Congratulations, you in the back there, for digging up some actual Vivienne Westwood type bondage trousers - unusual safety-pin - oh, I see, that's actually the dry cleaning tag and you accidentally put 'em on back to front… well, never mind, nice try. Apparently, part of being a Professor is the fun of seeing people you encouraged when they were starting out go on to do amazing work in the world, so it's particularly good to report that Jon Savage's new and long-awaited book, 'Teenage: The Creation of Youth Culture' (Viking) is as engrossing and stimulating as fans of his much-loved punk book, 'England's Dreaming', had hoped. Jon's one of the writers I picked and edited at Sounds whose arrival I remember particularly clearly - he had just graduated from Cambridge when he turned up in the office with a copy of his fanzine. The stapled pages evidenced a strong vision and he became one of our main writers. Seemingly self-possessed even then, Savage often wore a dark, baggy overcoat, drainpipe trousers and winklepicker shoes, his hair in a glossy black Teddy Boy quiff. His scathing wit is still intact in Teenage.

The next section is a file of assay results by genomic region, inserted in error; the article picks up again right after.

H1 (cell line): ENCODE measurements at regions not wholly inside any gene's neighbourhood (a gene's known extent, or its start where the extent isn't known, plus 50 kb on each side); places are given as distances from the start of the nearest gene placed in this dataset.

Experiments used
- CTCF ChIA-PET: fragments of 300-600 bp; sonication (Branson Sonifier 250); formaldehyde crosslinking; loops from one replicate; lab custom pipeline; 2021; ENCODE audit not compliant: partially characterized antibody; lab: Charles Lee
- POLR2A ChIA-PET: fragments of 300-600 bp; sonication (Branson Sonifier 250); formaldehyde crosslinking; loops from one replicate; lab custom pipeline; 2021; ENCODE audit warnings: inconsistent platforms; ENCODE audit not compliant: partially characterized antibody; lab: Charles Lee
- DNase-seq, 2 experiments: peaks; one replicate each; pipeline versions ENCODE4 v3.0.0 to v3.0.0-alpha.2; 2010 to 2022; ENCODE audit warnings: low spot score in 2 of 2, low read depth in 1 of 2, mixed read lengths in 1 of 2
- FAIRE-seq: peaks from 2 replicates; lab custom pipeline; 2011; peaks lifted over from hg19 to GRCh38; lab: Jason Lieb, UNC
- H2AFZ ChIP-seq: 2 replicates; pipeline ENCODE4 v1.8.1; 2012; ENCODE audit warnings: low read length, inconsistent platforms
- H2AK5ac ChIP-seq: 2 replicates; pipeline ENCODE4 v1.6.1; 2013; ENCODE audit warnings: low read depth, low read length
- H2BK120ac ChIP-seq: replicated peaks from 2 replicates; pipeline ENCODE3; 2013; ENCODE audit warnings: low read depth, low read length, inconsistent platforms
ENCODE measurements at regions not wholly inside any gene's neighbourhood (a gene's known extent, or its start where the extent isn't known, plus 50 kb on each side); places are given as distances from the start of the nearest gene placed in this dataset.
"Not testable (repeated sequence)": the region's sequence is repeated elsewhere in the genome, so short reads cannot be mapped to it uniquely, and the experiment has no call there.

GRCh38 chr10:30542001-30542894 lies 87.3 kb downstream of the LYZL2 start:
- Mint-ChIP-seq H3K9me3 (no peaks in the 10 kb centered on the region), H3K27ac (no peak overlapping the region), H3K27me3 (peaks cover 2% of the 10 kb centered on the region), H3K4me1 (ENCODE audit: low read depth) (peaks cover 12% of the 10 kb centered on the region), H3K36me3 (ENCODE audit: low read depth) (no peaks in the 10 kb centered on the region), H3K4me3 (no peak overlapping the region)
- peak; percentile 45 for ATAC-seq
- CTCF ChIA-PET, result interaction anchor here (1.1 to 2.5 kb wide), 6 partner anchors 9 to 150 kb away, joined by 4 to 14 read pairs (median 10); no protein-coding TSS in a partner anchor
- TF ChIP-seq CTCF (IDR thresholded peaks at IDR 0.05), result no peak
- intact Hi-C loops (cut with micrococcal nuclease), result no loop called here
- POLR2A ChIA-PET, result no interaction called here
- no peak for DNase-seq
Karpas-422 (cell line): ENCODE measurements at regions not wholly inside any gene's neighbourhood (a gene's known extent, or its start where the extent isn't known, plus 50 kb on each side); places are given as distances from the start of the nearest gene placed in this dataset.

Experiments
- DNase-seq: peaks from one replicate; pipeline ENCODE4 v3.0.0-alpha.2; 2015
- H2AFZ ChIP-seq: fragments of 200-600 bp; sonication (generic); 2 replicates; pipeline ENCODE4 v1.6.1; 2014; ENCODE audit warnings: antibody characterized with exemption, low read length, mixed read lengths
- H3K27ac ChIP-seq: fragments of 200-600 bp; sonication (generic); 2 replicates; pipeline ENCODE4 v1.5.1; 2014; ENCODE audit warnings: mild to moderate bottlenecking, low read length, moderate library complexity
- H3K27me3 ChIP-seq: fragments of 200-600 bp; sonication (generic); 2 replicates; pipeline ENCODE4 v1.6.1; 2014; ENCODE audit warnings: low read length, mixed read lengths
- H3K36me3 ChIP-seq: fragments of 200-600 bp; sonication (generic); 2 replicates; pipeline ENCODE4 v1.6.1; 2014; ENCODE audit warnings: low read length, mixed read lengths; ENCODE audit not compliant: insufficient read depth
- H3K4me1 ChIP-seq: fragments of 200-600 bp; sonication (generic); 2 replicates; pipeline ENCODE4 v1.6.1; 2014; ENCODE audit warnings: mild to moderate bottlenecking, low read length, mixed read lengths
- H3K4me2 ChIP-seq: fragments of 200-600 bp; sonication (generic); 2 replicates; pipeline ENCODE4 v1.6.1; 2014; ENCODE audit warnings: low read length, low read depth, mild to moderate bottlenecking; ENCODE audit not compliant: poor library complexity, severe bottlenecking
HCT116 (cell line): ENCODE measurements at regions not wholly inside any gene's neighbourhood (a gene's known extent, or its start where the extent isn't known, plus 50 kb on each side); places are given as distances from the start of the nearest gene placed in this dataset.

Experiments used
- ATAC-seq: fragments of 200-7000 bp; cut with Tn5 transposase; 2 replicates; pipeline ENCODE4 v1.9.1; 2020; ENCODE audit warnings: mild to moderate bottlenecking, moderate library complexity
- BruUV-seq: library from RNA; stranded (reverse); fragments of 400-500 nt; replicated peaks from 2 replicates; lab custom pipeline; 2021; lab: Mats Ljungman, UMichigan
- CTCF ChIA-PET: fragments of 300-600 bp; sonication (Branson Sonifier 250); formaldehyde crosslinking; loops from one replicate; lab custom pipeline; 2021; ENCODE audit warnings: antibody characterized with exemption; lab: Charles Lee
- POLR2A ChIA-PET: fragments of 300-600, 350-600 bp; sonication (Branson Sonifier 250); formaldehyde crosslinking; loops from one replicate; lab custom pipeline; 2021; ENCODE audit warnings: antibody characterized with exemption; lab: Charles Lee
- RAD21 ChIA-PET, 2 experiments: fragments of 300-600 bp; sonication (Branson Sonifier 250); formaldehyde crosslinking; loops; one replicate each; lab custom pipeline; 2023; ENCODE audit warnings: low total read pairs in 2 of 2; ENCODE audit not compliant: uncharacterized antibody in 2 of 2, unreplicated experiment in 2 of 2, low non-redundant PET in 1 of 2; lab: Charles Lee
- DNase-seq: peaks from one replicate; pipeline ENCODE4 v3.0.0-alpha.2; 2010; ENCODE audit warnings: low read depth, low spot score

Jon once remarked to me "It was particularly gratifying that the definitive punk history was written by a posh homo," and I quite understood; the downside of mid-70s (and later) punk was an unreconstructed laddism sometimes expressed with an unthinking, knee-jerk homophobia or racism, that was at variance with the progressive, socially committed attitudes of, say, the Ruts and the Clash. Of course, parallel disputes still continue today, as Rock Against Racism and related organizations have had to rise again to combat problems in Europe. Now residing in rural grace in Wales, Savage can soothe his breast by walking to the sea, which is what he was about to do when he recalled what drove him to spend years writing the book. "It was a Runaways gig in 1976," he said, "I'd been in Chester, so it was the first time I'd seen loads of punks together at one time. They'd taken all these postwar youth styles and put them together with safety pins - brothel creeper shoes with 1960s trousers and zoot suits with winklepickers." The realization that fashion and style are an organic continuum that regenerates spontaneously for each generation's definition of youth set Jon thinking, with riveting results.

Viv and Jon
Vivien with Jon Savage